My story isn’t uncommon. In fact, there seems to be in instinctive understanding of it by a significant number of people. I mentioned earlier that 49 per cent of sufferers felt they couldn’t talk to a manager about mental health issues. Well that’s no surprise when 63 per cent of managers surveyed felt that they were obligated to put the needs of the company over the needs of the employee. But there’s one problem …

They’re the same thing.

The cliché that a chain is only as strong as its weakest link holds true. Absenteeism due to mental health costs £1,035 per employee. I’m not making an argument to the company pocket book, I’ll explain the pointlessness of that shortly. But when the average income in the UK is £27,600 we’re talking about an almost 5 per cent extra cost to the employer. I don’t know a company on earth that wouldn’t love a sudden 5 per cent increase in productivity. I’m sure many would kill for it … but they wouldn’t become caring for it.

Forget the money

I know, I know, it’s easy to get distracted by the money. I know I did. And I suppose this is the part where I appeal to the bottom line of the toxic business models that cause these messes. I should really push that £1,035 statistic and mention all the money lost due to presenteeism which is so easily fixed. I should put forth a passionate plea to any bigwigs that may one day read this that a change to their environment and protocols would cause enormous growth. But I’d be wasting your time and mine.

These facts aren’t new. They’re increasingly mainstream and that’s wonderful but I doubt there’s a single big boss at HSBC or McDonald’s that hasn’t heard all this before. It’s not sexy.

It’s not sexy to provide managers with appropriate mental health training. It’s not a big win to make sure all of your employees are in an environment that won’t exacerbate mental health issues. You can’t win over a board of directors by telling them to invest in employee happiness. It’s all about the short-term money-saving, profit-driving, soul-crushing Bottom Line.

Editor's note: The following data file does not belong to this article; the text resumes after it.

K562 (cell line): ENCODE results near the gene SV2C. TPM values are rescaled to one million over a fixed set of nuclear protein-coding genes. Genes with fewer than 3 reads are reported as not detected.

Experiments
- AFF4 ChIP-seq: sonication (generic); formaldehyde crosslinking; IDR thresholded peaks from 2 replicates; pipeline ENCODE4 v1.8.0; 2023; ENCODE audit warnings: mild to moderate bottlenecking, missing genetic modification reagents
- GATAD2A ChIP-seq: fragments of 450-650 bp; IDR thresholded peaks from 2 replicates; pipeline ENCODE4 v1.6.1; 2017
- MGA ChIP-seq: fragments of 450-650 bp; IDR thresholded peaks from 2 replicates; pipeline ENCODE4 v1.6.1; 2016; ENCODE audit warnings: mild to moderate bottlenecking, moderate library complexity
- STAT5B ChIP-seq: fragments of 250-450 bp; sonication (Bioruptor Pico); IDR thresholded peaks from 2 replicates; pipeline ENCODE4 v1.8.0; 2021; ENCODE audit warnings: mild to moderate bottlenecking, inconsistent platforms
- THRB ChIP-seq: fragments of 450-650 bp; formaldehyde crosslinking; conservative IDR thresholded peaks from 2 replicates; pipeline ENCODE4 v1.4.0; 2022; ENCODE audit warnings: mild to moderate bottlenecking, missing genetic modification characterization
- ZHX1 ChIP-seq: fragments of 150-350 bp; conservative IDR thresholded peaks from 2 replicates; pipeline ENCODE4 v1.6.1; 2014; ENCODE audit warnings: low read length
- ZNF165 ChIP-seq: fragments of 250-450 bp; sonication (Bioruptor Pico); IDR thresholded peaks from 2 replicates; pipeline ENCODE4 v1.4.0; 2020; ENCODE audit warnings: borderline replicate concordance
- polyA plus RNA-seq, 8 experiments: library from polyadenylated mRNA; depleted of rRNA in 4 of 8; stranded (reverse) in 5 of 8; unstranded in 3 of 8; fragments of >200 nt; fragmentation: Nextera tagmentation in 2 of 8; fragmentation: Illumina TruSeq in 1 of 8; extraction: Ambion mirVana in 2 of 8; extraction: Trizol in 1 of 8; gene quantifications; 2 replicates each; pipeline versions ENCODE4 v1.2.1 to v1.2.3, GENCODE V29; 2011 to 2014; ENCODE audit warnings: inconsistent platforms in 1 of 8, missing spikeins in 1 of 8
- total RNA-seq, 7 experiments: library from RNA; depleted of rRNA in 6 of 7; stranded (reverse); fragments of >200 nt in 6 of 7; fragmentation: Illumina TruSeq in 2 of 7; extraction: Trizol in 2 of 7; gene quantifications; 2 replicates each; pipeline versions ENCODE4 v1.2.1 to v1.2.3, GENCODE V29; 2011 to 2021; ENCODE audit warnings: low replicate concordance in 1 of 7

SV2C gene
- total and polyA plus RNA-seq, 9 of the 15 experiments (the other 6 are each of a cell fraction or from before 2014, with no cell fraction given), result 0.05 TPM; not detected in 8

What can we do this year so we can spend less and make more?

You can tell them to cheap out on ventilation. Hell, that’s a win-win. You can save money and call yourself environmentally friendly while your employees are poisoned by toxic toner fumes and the veritable petri dish that’s been John McClane-ing its way through the building since last Christmas. That’s fine …

Well what can be done?

Not a lot. Frankly. Only a bottom-up, re-education will suffice. A reworking of the education system to include the fundamentals of real life. Things like political literacy, personal finance and, of course, mental health. There are other ways to change our views on mental health, but that’s the big one.

But it’s not going to happen. Austerity has seen to that. Slashing of public services, decimation of funding for mental health charities like Mind, and a general distaste for anything in the public good. So, until we elect a government that truly represents people over profit we’ll continue to sink deeper and deeper into the toxic cancer-boxes our workplaces have become. Just as long as it keeps making money.